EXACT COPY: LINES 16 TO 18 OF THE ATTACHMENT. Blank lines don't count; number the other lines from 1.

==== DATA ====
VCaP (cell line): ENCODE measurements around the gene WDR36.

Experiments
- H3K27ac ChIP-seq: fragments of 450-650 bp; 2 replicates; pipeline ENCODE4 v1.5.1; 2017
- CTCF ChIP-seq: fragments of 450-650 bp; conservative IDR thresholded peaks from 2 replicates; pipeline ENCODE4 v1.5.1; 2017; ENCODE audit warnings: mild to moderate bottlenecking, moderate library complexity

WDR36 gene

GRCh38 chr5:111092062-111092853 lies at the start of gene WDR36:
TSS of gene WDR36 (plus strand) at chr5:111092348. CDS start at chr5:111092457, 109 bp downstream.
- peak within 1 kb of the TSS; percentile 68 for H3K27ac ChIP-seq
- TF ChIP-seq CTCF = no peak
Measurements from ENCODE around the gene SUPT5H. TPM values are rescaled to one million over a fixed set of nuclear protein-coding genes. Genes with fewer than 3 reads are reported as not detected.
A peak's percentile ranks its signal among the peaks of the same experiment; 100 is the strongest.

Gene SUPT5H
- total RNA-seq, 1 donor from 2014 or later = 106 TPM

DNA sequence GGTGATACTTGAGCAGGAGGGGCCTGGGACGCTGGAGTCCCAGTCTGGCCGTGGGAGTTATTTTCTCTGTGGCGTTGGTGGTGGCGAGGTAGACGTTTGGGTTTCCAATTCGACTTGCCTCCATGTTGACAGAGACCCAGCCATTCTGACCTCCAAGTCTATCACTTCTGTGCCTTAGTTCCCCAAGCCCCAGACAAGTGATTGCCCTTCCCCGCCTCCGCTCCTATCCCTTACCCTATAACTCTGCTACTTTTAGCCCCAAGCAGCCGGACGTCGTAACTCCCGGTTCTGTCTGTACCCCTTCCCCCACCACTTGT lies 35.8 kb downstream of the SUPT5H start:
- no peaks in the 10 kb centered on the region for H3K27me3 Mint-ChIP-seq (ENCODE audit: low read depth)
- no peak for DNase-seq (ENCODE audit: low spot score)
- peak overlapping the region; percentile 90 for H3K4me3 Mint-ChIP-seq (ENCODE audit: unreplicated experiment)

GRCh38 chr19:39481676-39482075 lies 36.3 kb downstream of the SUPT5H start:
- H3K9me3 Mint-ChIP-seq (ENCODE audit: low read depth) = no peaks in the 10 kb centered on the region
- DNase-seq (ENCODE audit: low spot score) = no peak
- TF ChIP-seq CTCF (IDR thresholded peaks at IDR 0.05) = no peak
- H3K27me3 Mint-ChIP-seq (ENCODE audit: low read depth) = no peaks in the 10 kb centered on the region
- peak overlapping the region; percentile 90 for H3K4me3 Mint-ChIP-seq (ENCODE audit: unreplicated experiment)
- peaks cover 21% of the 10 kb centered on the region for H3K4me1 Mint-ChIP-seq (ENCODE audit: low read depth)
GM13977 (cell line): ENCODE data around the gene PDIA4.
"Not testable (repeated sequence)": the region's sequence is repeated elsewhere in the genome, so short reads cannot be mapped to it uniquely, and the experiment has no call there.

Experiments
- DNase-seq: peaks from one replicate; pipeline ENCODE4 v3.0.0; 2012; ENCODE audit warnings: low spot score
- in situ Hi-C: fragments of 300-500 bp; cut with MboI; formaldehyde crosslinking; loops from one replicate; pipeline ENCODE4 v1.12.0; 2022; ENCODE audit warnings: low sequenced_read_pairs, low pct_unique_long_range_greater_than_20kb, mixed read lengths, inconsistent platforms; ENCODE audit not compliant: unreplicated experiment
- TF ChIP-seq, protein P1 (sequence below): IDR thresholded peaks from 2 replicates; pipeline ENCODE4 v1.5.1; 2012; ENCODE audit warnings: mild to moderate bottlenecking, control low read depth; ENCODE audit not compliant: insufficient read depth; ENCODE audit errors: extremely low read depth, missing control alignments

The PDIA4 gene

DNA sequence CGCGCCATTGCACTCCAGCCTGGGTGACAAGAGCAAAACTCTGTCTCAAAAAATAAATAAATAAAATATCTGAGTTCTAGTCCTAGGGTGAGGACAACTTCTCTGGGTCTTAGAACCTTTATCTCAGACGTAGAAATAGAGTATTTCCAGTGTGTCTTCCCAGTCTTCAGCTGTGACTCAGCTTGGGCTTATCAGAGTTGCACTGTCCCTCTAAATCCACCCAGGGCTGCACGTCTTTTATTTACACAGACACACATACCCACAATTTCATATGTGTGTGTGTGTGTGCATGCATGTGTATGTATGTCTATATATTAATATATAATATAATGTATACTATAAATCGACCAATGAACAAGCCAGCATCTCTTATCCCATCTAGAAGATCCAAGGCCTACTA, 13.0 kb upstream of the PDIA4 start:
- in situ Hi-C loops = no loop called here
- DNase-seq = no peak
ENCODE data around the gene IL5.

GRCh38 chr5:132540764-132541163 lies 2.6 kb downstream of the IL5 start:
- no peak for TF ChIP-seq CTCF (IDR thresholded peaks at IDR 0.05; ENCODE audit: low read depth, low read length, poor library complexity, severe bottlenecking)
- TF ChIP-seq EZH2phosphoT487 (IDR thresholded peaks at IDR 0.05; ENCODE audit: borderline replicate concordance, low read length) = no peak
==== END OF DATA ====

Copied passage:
- no peak for DNase-seq (ENCODE audit: low spot score)
- peak overlapping the region; percentile 90 for H3K4me3 Mint-ChIP-seq (ENCODE audit: unreplicated experiment)

GRCh38 chr19:39481676-39482075 lies 36.3 kb downstream of the SUPT5H start: